Take the 2-minute tour ×
Mathematics Stack Exchange is a question and answer site for people studying math at any level and professionals in related fields. It's 100% free, no registration required.

This is for Sets and functions(total). For Objects $X,Y$ and two arrows $f,g: X \to Y$ a coequalizer should be $Y \to Q$ such that $q \circ f = q \circ g$ and given $g_2: Y \to Q_2$ there must be $u: Q \to Q_2$. Therefore $Q$ must be a set with the sets of equivalence relations. My question is what operation would the arrow $u: Q \to Q_2$ represent? Since $g_2: Y \to Q_2$ it is also a coequalizer arrow it seems that it does the same thing as $Y \to Q$. If yes then what distinguishes $Q$ from $Q_2$?

share|improve this question
    
What distinguishes them is that there is a canonical arrow $u : Q \to Q_2$ but none in the opposite direction. –  Adeel Feb 14 at 17:34
    
So $Y \to Q$ and $u:Q \to Q_2$ are essentially the same arrows in terms of what they do? Are set objects $Q$ and $Q_2$ the same sets of sets besides the extra elements of each that are not mapped from the arrows? –  user128828 Feb 14 at 17:37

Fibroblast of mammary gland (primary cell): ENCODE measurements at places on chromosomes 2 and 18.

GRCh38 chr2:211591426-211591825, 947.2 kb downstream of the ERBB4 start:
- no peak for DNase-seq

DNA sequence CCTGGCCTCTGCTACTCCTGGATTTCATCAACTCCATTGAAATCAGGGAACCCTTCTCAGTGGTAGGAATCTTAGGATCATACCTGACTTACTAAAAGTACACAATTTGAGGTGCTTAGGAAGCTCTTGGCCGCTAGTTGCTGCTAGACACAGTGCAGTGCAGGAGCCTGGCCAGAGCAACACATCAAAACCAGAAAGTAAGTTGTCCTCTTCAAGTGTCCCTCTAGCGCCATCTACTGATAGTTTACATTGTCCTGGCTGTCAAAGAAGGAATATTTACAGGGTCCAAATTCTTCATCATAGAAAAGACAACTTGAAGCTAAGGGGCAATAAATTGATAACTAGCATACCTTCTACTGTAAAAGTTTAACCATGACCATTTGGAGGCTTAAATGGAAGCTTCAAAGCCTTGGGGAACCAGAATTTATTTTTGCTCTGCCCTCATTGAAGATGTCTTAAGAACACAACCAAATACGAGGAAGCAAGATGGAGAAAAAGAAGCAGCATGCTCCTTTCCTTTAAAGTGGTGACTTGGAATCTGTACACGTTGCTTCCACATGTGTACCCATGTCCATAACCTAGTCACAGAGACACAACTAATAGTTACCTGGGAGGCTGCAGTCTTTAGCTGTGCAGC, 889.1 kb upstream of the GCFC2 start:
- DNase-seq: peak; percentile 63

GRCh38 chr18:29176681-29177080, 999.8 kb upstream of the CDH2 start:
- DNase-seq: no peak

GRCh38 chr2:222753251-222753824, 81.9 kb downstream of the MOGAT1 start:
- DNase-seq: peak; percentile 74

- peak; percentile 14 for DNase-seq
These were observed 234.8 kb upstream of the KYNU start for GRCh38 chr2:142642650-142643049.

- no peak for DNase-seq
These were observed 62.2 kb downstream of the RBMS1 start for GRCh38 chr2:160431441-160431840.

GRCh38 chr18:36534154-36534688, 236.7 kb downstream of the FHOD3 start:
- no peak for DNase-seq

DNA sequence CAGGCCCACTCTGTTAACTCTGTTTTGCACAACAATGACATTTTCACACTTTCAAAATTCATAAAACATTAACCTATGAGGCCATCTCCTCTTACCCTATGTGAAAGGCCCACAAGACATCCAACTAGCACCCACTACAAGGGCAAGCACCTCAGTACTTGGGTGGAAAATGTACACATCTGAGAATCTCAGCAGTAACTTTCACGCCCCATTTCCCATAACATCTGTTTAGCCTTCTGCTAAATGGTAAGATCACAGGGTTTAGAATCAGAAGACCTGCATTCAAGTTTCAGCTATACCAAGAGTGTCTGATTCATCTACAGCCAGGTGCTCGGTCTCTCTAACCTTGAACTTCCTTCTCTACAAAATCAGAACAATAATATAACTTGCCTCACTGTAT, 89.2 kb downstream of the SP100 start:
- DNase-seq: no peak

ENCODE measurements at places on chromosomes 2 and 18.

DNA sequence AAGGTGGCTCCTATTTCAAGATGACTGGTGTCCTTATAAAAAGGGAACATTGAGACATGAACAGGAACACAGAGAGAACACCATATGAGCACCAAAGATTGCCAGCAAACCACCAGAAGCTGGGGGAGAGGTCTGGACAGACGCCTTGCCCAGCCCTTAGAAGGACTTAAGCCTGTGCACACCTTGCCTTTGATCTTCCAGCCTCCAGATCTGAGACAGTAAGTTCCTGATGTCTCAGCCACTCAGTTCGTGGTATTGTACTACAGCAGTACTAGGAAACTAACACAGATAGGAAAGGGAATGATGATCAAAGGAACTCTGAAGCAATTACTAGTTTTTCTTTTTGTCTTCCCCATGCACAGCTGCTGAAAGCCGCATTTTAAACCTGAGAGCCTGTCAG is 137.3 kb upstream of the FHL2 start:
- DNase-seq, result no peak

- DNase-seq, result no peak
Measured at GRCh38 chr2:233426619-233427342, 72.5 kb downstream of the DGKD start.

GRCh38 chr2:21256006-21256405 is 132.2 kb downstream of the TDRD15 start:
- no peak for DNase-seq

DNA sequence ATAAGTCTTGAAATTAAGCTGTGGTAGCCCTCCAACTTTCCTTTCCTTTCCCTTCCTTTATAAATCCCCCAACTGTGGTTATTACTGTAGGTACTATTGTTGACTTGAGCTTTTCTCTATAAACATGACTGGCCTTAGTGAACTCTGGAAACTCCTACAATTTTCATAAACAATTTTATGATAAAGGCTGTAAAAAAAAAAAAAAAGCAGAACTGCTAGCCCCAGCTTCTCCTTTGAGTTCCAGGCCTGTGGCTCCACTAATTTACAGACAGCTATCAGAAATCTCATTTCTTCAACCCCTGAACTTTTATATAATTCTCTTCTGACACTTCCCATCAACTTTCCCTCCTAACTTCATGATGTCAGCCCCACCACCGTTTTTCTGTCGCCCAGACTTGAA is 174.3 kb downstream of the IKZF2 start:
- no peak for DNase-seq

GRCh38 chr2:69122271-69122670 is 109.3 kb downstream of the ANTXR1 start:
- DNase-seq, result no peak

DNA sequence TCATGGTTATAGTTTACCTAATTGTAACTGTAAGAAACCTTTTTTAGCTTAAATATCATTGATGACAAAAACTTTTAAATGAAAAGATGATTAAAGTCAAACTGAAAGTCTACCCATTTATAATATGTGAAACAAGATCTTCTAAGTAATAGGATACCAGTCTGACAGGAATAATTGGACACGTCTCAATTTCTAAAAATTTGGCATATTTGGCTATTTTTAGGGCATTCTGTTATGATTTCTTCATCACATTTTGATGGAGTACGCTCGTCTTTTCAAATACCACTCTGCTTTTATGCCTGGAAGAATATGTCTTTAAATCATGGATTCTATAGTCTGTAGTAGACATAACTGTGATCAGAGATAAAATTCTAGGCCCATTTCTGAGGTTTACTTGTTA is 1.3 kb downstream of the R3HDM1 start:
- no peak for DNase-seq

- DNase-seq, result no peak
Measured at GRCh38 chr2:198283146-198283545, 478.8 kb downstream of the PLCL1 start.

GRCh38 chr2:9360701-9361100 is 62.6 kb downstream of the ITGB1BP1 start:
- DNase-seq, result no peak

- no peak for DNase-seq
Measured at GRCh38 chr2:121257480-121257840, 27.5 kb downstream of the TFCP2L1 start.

I guess you could say that $Y \to Q$ and $Y \to Q_2$ are "essentially the same" in the sense that the latter factors through the former. It may be helpful to consider an explicit example of an arrow $Y \to Q_2$. –  Adeel Feb 14 at 17:41
add comment

1 Answer 1

up vote 1 down vote accepted

This definition of coequalizer has a missing part. Say $f,g$ and $q$ their coeqalizer, as defined in the question. Then, if there is $g_2:Y\to Q_2$, there must also be a unique $u:Q\to Q_2$ such, that $g_2=u\circ q$. Not just an arbitrary $u$.

$g_2$ has the property that $g_2\circ f=g_2\circ g$, but it doesn't satisfy the rest of the properties. What distinguishes $q$ from $g_2$ (thus, $Q$ from $Q_2$) is that for $q:Y\to Q$ there is not necessarily a unique $u':Q_2\to Q$ such, that the proper arrow equality will hold. That is because $g_2$ is not a coequalizer. So, $g_2$ doesn't satisfy the universal property of the coequalizer.

share|improve this answer
    
Nice answer but just to make things more clear. In terms of explicit sets and functions. $g_2: Y \to Q_2$ will still lead to the quotient set of Y as the element of $Q_2$? Since this is also done by $Y \to Q$ then does $u$ just map equivalence classes into equivalence classes? –  user128828 Feb 14 at 18:00
    
I think so. But, for example, for some $Q_i$, the arrows $u_i:Q\to Q_i$ might not be surjective. For those, there won't be any $u_i':Q_i\to Q$ with the wanted properties. So actually $Q$ is the set with all equivalence classes of $Y$. –  frabala Feb 14 at 18:06
add comment

Your Answer

 
discard

By posting your answer, you agree to the privacy policy and terms of service.

Not the answer you're looking for? Browse other questions tagged or ask your own question.